"An anonymous reader points out the case of Saeed Malekpour, an Iranian-born permanent resident of Canada who worked as a web developer. In 2008, during a visit to Iran, Malekpour was arrested and detained by Iranian authorities on charges that he designed and moderated "adult content websites." In 2009, he was sentenced to death for "acting against the national security, insulting and desecrating the principles of Islam, and agitating the public mind." Malekpour wrote photo-uploading software, and in a letter he sent from prison, he said it was used by porn sites without his knowledge."

    http://yro.slashdot.org/story/12/01/22/0354253/web-developer-sentenced-to-death-in-iran [slashdot.org]

  • Round 'Em Up (Score:4, Insightful)

    by l0ungeb0y (442022) on Thursday January 03, 2013 @07:41PM (#42469085) Homepage Journal

    Seems that the DAs office in NYC should be busy issuing Arrest Warrants for manufacturers of Guns, Knives, Automobiles, Hammers, Crowbars and Household Cleaning Products.

    Ahh fuck it -- just arrest anyone who has ever made anything.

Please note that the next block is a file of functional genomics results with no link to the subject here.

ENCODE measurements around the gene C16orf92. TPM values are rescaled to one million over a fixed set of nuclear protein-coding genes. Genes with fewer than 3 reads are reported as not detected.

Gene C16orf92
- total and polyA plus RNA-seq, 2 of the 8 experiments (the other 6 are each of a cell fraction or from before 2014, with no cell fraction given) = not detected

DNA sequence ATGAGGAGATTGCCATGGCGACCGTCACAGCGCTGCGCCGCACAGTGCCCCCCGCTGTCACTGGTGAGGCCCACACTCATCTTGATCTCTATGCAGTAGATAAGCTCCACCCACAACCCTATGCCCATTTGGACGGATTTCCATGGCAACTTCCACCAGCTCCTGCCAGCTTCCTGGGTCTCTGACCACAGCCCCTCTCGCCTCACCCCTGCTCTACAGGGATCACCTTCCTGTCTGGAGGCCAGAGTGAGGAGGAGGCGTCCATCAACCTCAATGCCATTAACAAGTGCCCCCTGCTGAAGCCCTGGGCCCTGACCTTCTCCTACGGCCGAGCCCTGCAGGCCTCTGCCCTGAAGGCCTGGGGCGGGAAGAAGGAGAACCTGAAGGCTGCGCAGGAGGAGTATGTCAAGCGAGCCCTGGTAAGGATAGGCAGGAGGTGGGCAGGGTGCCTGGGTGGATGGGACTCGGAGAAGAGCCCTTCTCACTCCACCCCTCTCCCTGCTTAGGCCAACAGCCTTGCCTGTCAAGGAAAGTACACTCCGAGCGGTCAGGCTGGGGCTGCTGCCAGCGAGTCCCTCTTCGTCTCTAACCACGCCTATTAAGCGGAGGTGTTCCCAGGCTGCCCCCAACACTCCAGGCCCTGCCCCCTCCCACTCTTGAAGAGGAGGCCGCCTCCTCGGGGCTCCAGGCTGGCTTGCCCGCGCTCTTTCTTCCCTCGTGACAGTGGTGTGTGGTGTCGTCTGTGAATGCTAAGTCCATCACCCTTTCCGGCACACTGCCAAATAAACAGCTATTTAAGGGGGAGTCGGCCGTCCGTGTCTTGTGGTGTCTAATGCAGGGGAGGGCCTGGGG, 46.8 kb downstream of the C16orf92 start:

We can't be too sure.

    I'm sure Duct Tape has been used in many abductions and murders.
    And arrest everyone at Google too -- how many murder suspects have been found to have used their site to help them commit their crimes?

  • Next up (Score:2, Insightful)

    by Anonymous Coward on Thursday January 03, 2013 @07:42PM (#42469101)

    Gun manufacturers held responsible for how their clients use their guns.

    The liberals up there in New York know this is a perfect test case to get all those Religious Right Republican biddys nodding their head yes along with them up until the time it's too late to say "wait! no!"

  • Re:No (Score:5, Insightful)

    by Synerg1y (2169962) on Thursday January 03, 2013 @07:46PM (#42469139)
    Are gun makers responsible for how their guns are used? :)